It’s my favourite line from Indiana Jones and the Last Crusade, and last week – 21 years since the film’s release (who feels old right now?) – I took Jane there for her birthday. I knew nothing about Venice until I arrived; unusually, I did no research or reading up, other than to pick a hotel away from the tourist spots, so the sinking city in the lagoon was something of an eye-opener.
First of all, Venice isn’t Amsterdam.
Of course it isn’t, so why would I ever think it was? Because I’ve visited Amsterdam before, and it’s another European city famous the world over for its canals, so it was my only point of reference before visiting Venice. I expected there to be similarities, but there were none whatsoever.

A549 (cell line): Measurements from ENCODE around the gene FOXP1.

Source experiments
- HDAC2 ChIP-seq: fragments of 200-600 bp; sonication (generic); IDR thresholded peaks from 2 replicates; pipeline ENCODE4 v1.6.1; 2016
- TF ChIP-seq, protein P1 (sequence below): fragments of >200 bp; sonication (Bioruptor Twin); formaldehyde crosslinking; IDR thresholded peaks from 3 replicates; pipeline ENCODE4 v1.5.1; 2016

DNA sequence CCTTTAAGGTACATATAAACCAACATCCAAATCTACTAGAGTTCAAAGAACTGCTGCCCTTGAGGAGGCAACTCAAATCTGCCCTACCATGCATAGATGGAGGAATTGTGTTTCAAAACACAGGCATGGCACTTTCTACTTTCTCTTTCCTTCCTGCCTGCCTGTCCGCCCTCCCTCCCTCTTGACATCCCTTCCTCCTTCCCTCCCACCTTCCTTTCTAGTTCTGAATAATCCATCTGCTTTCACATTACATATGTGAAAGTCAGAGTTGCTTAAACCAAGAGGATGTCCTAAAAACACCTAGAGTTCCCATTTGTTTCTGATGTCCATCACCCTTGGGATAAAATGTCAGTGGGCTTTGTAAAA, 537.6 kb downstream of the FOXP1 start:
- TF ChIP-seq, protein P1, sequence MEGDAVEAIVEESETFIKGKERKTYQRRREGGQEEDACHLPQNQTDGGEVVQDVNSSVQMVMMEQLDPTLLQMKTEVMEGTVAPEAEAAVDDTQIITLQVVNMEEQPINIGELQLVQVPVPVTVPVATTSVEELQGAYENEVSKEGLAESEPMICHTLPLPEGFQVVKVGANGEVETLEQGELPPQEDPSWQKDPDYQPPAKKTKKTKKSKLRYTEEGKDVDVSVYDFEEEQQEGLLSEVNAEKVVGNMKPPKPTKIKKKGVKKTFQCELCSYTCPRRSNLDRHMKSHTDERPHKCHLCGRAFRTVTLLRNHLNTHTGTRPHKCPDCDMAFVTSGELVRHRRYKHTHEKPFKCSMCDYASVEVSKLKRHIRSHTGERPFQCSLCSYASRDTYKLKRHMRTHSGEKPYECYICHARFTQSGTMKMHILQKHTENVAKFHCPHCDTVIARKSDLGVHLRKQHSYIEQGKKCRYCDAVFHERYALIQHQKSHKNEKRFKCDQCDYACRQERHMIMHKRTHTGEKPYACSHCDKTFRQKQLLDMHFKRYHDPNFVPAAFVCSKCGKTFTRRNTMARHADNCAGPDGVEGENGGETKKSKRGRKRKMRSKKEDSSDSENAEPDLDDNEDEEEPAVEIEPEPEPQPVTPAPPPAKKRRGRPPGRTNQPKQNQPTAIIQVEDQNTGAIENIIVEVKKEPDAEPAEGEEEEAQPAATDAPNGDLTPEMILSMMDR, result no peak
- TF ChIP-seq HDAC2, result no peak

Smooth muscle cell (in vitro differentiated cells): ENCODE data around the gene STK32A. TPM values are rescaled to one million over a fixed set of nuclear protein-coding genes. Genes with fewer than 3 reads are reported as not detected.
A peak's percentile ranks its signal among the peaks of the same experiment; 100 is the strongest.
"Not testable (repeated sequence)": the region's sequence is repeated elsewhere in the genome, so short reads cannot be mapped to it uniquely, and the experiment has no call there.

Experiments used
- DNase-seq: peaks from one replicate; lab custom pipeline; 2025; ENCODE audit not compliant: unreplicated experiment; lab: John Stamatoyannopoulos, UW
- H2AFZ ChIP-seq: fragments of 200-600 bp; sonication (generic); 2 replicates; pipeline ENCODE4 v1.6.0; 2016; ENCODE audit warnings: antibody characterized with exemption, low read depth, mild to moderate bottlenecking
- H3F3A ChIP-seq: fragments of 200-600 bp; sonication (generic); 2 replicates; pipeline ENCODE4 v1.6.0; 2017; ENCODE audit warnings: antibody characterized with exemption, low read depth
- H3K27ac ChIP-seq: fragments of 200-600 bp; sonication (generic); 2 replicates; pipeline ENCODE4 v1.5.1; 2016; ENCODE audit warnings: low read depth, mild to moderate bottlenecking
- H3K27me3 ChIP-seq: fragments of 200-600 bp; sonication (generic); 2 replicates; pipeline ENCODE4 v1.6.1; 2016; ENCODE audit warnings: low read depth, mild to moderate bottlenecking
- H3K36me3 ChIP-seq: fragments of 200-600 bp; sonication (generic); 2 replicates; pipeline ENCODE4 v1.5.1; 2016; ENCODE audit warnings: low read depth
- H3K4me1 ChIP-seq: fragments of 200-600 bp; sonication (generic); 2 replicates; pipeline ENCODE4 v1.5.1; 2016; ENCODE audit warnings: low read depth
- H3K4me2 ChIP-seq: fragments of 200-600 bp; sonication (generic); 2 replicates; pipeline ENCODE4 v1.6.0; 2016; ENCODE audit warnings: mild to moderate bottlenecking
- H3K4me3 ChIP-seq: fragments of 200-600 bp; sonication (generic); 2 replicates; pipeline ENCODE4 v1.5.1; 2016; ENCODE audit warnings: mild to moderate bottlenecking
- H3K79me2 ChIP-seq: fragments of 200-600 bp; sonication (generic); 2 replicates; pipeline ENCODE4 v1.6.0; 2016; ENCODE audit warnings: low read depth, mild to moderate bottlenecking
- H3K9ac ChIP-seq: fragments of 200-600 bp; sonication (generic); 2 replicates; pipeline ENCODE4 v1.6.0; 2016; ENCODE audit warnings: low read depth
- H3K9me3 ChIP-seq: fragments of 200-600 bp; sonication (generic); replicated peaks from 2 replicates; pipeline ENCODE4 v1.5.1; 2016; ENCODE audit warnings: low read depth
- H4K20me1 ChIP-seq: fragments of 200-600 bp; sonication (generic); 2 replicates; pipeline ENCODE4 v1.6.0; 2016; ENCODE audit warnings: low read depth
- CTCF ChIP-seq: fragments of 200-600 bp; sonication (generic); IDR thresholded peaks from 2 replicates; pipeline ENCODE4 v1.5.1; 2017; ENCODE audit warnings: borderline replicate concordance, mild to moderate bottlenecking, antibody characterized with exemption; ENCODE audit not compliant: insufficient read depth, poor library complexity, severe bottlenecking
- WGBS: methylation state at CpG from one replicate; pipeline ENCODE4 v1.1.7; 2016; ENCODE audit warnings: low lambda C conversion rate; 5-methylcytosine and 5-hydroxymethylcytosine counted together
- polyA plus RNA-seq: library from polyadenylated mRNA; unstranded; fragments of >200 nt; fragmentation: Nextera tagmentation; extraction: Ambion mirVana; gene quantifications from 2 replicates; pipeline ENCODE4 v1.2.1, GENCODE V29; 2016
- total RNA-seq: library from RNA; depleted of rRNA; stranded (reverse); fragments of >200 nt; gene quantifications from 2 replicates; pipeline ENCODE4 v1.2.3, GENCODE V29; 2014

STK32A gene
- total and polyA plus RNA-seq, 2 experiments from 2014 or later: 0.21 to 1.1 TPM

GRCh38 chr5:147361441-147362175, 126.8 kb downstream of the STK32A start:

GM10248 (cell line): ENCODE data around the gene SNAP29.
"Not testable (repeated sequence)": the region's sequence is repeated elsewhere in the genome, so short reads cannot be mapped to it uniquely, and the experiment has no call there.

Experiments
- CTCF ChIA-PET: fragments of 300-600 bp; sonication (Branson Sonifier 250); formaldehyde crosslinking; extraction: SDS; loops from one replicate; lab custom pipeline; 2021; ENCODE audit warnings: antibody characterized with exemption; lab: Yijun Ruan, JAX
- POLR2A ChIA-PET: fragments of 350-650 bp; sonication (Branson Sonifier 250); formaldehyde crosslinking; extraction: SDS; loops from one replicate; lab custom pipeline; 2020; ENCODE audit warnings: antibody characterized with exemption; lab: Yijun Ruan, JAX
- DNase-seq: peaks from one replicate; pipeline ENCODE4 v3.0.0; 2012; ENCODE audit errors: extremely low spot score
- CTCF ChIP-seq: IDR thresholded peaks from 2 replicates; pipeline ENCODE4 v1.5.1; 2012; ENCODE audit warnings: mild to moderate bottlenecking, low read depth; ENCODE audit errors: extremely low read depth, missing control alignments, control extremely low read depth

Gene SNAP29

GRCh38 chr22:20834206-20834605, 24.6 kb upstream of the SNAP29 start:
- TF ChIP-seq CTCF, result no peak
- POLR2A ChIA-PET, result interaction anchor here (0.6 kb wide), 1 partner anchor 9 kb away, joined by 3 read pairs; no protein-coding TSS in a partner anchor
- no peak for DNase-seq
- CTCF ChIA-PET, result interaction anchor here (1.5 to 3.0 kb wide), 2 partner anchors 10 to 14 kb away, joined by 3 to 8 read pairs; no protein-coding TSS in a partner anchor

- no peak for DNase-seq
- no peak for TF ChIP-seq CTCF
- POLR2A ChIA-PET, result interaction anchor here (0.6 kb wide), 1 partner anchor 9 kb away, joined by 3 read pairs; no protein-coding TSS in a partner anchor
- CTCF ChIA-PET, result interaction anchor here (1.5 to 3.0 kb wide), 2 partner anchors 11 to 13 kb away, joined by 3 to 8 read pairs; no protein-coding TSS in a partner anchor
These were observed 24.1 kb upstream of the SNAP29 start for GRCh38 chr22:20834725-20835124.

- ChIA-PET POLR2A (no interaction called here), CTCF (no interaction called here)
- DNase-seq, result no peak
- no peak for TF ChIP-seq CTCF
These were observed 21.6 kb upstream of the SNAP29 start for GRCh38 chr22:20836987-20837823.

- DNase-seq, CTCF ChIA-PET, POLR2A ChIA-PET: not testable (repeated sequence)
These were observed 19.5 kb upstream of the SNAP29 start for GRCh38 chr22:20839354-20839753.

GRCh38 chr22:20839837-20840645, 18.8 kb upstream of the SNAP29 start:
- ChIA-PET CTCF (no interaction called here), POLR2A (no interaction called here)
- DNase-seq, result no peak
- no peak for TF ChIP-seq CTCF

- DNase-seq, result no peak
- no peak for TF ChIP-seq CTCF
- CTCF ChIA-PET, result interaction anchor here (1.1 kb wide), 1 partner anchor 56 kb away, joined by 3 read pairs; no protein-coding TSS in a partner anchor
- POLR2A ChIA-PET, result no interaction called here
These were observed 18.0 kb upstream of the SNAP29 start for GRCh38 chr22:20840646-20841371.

In Amsterdam, there are plenty of canals, but there’s also an established transport system on land – cars, buses, trams, bicycles and so on. In Venice, there’s a single land bridge stretching two miles across the Venetian lagoon that connects Venice to mainland Italy; there are four lanes for traffic and four railway lines. All of these terminate in the north east of the city.
Beyond this small pocket of roads and rails, you won’t see anything else with wheels in the city.
There are canals everywhere – there used to be more, though many were filled in and are now streets – and everything travels through Venice by boat; luggage bound for hotels, goods bound for shops. If you want to get about, there’s the vaporetti – water buses that serve the shoreline of the island and the Grand Canal through the heart of Venice – and private water taxis that dart about the smaller canals.